Smerdis

Smerdis

(smûr`dĭs), d. c.528 B.C., second son of Cyrus the GreatCyrus the Great
, d. 529 B.C., king of Persia, founder of the greatness of the Achaemenids and of the Persian Empire. According to Herodotus, he was the son of an Iranian noble, the elder Cambyses, and a Median princess, daughter of Astyages.
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, king of Persia. He is also called Bardiya. He was assassinated by his brother CambysesCambyses
, two kings of the Achaemenid dynasty of Persia. Cambyses I was king (c.600 B.C.) of Ansham, ruling as a vassal of Media. According to Herodotus he married the daughter of the Median king Astyages; some scholars dispute this. Cambyses' son was Cyrus the Great.
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 II, who kept the murder a secret. Patizithes, the Magian custodian of Cambyses' palace, deposed Cambyses (who was campaigning in Egypt), put forward his own brother Guamata to impersonate Smerdis, and proclaimed him king. After a reign of seven months the false Smerdis was overthrown (521 B.C.) and slain. Darius IDarius I
(Darius the Great) , d. 486 B.C., king of ancient Persia (521–486 B.C.), called also Dariavaush and Darius Hystaspis (after his father, Hystaspes or Vishtaspa).
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 succeeded Guamata.
References in periodicals archive ?
(57) The historical meaning of the term magus is critical to understanding various themes in El jardin de senderos que se bifurcan because it is attached to the name of a historic character, Smerdis (Ficciones 16).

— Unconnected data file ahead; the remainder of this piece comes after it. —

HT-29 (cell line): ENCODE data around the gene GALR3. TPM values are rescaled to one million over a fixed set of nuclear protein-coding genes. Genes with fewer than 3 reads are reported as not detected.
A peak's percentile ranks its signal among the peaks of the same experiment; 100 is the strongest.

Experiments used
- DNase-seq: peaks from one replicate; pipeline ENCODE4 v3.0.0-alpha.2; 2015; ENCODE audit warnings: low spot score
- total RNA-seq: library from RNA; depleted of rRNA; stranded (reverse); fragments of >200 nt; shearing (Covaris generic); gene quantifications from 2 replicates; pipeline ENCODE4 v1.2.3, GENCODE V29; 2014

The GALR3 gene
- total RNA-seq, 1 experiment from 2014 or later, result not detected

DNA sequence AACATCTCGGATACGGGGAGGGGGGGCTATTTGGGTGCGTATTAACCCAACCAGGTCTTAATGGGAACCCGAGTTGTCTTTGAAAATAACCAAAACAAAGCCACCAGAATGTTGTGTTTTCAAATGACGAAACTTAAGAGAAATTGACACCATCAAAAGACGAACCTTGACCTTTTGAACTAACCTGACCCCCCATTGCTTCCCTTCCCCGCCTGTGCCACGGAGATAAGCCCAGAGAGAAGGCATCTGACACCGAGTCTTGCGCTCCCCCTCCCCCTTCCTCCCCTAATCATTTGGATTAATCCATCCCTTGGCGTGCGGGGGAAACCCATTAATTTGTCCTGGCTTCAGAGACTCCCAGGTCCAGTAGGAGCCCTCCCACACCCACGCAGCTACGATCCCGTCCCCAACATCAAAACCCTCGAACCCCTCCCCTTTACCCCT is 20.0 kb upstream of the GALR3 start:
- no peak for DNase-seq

It is the central region of an earlier story from Historia universal de la infamia, "El tintorero enmascarado Haldm de Merv." The eponymous character, like Smerdis, is both historical and an impostor.
(4) Instead, the play divides into a 'serious' plot that focuses on Cambises's tyrannical execution of his counsellor Praxaspes's son, his brother, Smerdis, and his queen, and a 'comic' plot in which his low-born subjects voice their opinions on his reign.
The people's cooperation turns to criticism, however, after Cambises executes Praxaspes's son and Smerdis. The peasants Hob and Lob illustrate the commons' change of heart when they condemn the king's cruelty and call for his death.
According to some, the Sorkh Deh tomb was the resting place of Smerdis, the youngest son of Cyrus the Great (ruled 559-530 BCE) and brother of King Cambyses II (ruled 530522 BCE).
Rzhevsky, demonstrated in his tragedy The False Smerdis (1769) some of the important lessons at issue by creating a dichotomy of heroic woman and base male.
Had Cambyses understood that meaning is never simply self-evident but is always the product of putting things together, he would not have assumed that a dream that told him that Smerdis was on the throne was altogether straightforward and unambiguous in its meaning (History 3.30).
For example, martiya, 'man', used to introduce Gobryas(46) and to qualify the men who assisted the king in killing Gaumata/Bardiya (Smerdis),(47) is also the term used to introduce the names of Darius' opponents.(48) Furthermore, the frequent term xsayathiya, 'king', is not confined to numerous applications to Darius(49) and to some references to previous and future kings,(50) presumably members of his own family; it is also attributed to his opponents.(51) Nonetheless, the term ba[n]daka is never employed to denote the people, that is, the actual 'subjects' of these kings.
On the same lines, though more immediately persuasive, is the case of the impostor Smerdis, who is mentioned as an unspecified metaphor.
Estos datos figuran en el articulo "Smerdis" de la oncena